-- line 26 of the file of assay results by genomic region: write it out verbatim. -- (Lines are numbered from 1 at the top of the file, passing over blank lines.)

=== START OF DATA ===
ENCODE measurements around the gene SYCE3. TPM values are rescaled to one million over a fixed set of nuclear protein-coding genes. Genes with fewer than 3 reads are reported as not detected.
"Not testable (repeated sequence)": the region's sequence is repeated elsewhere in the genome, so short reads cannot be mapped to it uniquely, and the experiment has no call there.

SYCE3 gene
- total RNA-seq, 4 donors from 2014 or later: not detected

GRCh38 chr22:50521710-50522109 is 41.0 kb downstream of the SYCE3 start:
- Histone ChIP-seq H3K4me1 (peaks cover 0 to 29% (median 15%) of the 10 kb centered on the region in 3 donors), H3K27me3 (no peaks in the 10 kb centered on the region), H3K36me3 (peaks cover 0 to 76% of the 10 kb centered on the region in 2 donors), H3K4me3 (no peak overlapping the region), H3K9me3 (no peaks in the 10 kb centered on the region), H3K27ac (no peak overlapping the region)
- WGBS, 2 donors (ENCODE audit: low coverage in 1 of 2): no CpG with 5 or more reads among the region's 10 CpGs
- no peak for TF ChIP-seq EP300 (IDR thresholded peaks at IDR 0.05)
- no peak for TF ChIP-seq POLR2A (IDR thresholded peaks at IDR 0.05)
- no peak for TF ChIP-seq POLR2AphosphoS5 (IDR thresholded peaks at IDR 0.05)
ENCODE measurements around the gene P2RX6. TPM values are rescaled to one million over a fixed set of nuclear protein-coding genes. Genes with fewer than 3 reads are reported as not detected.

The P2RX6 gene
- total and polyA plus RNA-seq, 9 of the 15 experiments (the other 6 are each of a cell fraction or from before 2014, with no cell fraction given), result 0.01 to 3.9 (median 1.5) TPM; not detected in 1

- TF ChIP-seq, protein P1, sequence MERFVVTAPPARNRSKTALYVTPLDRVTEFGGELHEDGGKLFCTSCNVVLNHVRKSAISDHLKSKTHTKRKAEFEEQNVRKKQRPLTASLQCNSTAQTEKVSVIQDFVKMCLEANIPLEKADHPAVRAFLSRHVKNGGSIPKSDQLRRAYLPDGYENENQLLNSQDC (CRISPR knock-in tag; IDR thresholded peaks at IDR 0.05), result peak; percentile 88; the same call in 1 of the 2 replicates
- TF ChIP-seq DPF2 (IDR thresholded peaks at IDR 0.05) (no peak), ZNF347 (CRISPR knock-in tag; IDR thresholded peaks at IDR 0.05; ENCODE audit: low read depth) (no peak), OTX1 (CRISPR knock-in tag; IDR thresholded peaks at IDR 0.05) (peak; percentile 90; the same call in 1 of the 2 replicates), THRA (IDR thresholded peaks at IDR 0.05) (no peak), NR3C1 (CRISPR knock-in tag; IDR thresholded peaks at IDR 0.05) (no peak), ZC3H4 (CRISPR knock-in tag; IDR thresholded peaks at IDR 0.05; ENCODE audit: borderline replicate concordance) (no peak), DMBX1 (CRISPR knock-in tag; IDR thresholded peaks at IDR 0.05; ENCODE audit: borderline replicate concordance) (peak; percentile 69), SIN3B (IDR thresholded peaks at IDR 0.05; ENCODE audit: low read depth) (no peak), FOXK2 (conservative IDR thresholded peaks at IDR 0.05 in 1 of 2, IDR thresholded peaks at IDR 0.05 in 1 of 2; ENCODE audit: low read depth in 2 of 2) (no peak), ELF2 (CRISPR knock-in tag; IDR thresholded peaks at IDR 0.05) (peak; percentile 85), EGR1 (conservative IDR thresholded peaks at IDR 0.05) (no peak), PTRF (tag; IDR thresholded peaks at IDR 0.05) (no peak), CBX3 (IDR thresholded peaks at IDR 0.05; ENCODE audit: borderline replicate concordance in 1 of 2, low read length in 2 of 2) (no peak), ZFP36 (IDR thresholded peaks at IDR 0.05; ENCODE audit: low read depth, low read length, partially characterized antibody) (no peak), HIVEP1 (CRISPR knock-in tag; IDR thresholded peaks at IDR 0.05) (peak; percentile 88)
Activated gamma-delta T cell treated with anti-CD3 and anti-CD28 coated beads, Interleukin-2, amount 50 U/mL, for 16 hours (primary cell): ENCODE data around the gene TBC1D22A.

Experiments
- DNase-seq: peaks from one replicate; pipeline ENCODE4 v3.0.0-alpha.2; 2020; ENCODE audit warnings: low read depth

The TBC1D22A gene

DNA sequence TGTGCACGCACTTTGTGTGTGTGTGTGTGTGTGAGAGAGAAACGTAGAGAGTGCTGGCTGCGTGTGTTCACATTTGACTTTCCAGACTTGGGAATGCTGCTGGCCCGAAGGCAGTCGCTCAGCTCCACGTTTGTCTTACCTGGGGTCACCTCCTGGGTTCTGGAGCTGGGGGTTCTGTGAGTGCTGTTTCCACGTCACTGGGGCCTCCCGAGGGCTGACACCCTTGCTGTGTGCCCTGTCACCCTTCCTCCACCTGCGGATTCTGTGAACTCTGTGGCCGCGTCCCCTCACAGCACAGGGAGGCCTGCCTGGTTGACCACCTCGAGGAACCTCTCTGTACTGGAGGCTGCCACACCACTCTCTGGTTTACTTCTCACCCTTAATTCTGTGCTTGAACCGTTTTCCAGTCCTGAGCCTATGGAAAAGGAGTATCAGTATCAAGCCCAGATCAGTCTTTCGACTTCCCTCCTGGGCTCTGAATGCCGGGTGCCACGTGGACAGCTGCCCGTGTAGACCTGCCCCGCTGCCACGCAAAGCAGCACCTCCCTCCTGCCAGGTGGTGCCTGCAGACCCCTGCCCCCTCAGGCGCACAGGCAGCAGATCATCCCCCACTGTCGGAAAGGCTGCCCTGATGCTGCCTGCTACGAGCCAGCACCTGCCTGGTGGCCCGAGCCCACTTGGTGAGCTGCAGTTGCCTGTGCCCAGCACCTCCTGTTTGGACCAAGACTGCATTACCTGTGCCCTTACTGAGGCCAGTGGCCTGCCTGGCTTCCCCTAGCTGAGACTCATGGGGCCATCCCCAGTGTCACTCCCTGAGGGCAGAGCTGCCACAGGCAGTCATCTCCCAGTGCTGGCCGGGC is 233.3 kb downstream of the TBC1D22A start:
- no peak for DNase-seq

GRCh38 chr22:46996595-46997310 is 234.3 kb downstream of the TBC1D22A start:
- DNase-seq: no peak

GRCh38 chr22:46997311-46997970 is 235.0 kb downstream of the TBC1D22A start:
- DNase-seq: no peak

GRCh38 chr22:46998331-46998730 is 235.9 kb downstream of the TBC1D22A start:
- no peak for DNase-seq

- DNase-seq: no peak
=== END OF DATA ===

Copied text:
GRCh38 chr22:46998331-46998730 is 235.9 kb downstream of the TBC1D22A start: